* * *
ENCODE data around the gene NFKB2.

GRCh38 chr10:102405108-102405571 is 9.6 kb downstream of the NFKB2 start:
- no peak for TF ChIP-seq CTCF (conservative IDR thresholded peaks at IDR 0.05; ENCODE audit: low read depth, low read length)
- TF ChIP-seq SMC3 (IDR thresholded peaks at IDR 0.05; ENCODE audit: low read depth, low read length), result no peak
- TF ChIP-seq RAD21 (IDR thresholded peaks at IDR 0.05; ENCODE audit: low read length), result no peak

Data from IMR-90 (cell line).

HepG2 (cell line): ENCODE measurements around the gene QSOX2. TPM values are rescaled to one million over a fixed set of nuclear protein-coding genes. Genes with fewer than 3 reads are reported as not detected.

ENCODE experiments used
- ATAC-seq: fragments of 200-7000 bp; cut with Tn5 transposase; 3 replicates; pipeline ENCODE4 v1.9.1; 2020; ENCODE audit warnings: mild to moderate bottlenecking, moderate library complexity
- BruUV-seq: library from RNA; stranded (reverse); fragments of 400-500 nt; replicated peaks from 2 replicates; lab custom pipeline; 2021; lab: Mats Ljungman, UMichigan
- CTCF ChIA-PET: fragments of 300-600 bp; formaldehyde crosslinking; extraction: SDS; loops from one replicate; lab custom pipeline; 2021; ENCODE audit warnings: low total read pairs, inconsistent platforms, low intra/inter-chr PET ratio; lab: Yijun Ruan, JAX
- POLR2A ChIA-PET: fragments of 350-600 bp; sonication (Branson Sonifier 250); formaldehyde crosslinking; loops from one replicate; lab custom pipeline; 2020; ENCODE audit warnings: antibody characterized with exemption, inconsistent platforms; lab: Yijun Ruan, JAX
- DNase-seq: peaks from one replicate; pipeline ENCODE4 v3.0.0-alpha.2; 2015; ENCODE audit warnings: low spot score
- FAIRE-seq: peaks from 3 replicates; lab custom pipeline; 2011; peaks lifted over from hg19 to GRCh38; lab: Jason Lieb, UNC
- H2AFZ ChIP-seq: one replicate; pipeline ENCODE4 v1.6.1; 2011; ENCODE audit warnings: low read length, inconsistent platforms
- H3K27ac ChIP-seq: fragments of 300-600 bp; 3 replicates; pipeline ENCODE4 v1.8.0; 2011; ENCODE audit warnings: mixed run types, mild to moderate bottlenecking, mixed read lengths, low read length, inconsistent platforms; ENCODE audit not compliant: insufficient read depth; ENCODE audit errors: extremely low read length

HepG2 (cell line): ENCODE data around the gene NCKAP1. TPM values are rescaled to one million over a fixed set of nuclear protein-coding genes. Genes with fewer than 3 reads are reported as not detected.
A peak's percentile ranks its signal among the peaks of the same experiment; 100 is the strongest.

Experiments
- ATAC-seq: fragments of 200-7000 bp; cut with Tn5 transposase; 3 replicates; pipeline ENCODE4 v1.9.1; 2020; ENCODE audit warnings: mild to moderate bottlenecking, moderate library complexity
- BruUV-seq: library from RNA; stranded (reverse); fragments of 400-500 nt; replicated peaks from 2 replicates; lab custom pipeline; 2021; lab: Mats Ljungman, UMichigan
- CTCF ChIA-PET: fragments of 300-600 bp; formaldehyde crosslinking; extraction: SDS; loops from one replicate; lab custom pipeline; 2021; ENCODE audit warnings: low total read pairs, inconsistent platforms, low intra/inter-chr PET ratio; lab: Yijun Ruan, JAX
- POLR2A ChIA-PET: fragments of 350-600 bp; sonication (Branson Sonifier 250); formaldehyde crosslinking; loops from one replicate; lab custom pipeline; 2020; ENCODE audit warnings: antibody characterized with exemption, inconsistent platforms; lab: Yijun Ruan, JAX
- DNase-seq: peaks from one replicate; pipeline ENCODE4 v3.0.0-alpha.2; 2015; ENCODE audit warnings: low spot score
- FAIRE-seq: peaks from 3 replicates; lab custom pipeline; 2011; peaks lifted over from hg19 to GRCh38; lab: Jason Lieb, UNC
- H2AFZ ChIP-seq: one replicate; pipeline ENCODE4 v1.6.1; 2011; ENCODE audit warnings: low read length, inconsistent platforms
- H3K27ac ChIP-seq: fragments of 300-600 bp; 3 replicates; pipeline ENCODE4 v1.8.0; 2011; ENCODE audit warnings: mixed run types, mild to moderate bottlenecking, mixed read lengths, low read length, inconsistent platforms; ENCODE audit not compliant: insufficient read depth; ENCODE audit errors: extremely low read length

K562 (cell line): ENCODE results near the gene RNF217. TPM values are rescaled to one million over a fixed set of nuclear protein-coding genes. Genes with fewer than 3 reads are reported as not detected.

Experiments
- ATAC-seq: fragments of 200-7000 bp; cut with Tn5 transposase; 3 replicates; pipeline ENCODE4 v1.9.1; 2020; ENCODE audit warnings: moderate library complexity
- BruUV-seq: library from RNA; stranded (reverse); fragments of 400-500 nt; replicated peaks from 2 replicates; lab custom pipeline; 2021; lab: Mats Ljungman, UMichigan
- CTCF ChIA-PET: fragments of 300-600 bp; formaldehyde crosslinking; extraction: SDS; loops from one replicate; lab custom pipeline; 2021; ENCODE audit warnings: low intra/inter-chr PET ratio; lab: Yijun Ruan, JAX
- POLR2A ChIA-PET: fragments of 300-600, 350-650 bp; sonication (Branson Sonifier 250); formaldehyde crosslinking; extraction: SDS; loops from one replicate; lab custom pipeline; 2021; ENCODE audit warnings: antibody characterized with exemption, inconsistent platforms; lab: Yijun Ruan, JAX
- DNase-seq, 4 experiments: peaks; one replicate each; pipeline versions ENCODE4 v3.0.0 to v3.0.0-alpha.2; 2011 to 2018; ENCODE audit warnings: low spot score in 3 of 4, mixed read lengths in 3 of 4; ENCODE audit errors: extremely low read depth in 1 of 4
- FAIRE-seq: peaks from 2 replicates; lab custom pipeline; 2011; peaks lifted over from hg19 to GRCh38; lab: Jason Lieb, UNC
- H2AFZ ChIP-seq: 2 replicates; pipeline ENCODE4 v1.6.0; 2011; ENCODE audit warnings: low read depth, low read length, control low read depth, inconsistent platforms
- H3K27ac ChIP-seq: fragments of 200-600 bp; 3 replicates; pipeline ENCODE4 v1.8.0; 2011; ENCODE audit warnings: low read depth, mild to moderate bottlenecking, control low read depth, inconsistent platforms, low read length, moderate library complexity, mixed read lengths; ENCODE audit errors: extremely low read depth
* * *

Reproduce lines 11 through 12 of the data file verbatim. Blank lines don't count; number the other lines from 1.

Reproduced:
- CTCF ChIA-PET: fragments of 300-600 bp; formaldehyde crosslinking; extraction: SDS; loops from one replicate; lab custom pipeline; 2021; ENCODE audit warnings: low total read pairs, inconsistent platforms, low intra/inter-chr PET ratio; lab: Yijun Ruan, JAX
- POLR2A ChIA-PET: fragments of 350-600 bp; sonication (Branson Sonifier 250); formaldehyde crosslinking; loops from one replicate; lab custom pipeline; 2020; ENCODE audit warnings: antibody characterized with exemption, inconsistent platforms; lab: Yijun Ruan, JAX